By Michael Walsh
HBO debuted it’s well-known slogan “It’s not TV. It’s HBO.” in 1997. That same year the now-legendary television series The Sopranos was in its infant stages.
And never did the premium television station’s name of Home Box Office mean more. Visionary television series and miniseries like The Sopranos, Band of Brothers and Deadwood signified the increasing trend in cinematic television. That trailblazing effort now results in the company’s hyped Boardwalk Empire, a series based in 1920’s Atlantic City during prohibition from the creative mind of Terence Winter, screenwriter and producer for The Sopranos.
Winter’s new series brings a collection of creative minds and actors to the project that seem more fitting for the box office than they do for the home. Martin Scorsese is signed on as an executive producer and even directed the first episode of the series. The series features a cast of names more familiar to the world of film such as Steve Buscemi, Michael Pitt, Michael Shannon, Kelly Macdonald, Michael Stuhlbarg and Stephen Graham.
Boardwalk Empire continues HBO’s trend of producing series far and beyond that of network television. HBO often goes one step further than the glossy, uncreative and familiar content you’ll often find on cable networks such as CBS or ABC. It’s not that the basic cable networks aren’t capable of putting quality shows on the air, they sometimes do. HBO of course has the freedom to push the creative envelope just that much more, and does so, often with the help of much larger budgets and much larger names, and of course the liberating ability to be as violent and graphic in nature as they please.
And if the season premiere of the show is any indication, Boardwalk Empire won’t be wearing any restraints in the violence lane. The series, which debuted on Sunday night, was a 72-minute cinematic episode, and any small snippet could have been easily passed off as a clip from a recent film that was raking up big bucks in the box office. Buscemi’s talents let him take to task his leading role of Atlantic City’s Treasurer Nucky Thompson, a man who in the same night publicly condemns alcohol and makes his role as a ringleader in the alcohol-smuggling business known.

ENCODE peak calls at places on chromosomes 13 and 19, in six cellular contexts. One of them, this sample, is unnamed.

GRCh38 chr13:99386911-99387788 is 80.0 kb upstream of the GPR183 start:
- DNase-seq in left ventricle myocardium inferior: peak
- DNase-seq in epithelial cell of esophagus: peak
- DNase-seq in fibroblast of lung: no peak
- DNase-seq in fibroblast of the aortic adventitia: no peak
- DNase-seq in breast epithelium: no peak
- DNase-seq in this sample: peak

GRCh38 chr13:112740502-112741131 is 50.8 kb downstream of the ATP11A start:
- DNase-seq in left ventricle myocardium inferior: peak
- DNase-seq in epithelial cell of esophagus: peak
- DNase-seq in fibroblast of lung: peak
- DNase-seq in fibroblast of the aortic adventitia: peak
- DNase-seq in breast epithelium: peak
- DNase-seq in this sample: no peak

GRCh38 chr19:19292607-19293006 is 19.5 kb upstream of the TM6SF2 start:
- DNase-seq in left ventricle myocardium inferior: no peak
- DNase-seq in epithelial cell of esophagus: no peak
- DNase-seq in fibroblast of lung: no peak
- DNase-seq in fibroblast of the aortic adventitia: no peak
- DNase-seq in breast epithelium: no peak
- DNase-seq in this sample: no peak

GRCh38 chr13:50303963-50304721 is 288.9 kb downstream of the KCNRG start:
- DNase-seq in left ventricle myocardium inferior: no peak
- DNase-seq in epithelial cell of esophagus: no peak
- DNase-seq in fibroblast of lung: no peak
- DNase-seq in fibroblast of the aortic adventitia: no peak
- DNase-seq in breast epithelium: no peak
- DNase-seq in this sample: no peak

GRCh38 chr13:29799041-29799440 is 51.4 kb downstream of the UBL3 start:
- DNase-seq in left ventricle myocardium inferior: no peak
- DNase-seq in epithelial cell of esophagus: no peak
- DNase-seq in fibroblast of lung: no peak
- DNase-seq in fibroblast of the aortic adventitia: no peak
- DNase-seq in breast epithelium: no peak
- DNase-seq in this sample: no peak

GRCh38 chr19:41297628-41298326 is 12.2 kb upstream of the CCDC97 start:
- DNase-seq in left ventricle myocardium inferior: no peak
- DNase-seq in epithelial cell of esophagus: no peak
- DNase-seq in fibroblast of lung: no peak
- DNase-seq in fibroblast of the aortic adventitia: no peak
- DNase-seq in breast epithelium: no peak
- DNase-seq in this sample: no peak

Off the bat the series appears well-produced, with painstakingly recreated boardwalk interiors and exteriors being the locale of much of the episode’s events. It’s reminiscent of HBO’s wonderful Deadwood, a series that expertly captured the atmosphere and imagery of South Dakota in the 1870’s. Set design isn’t the only aspect of the production that deserves acclaim, as high attention is also paid to costume detail, with characters donning what appear to the naked eye to be authentic recreations of 1920’s clothes. Each set and scene seems labored over, and it’s that attention to detail that separate a show like Boardwalk Empire from the rest of television.
But the real wonder of Boardwalk Empire has to offer down the line will come from the mind of Winter and the actors that turn his words into moving pictures. The first episode alone has enough character development to get viewers excited about where the show might take them. Michael Pitt, an accomplished but still rather unheard of actor, will get his shining moment as he plays Thompson’s driver Jimmy Darmody, a young up-and-coming kid who wants a shot at the big time. Opposing their efforts is Oscar-nominated Michael Shannon who plays a federal agent looking to track down the illegal alcohol-related crimes. The series is full of worthy actors and actresses, most of which have flown under the radar until recently. Including Michael Stuhlbarg, who was robbed of an Oscar nomination for his recent performance in A Serious Man.
With such wonderful minds like Winter behind the scenes and actors that are both accomplished and looking to be heard of on the screen, Boardwalk Empire already has serious potential to be one of the best series HBO has ever put on the air. Sure, saying that is a lot after only one episode, but with the track records of everyone involved and all the potential stories that Winter could possibly develop on will leave viewers waiting anxiously for every Sunday night to roll around.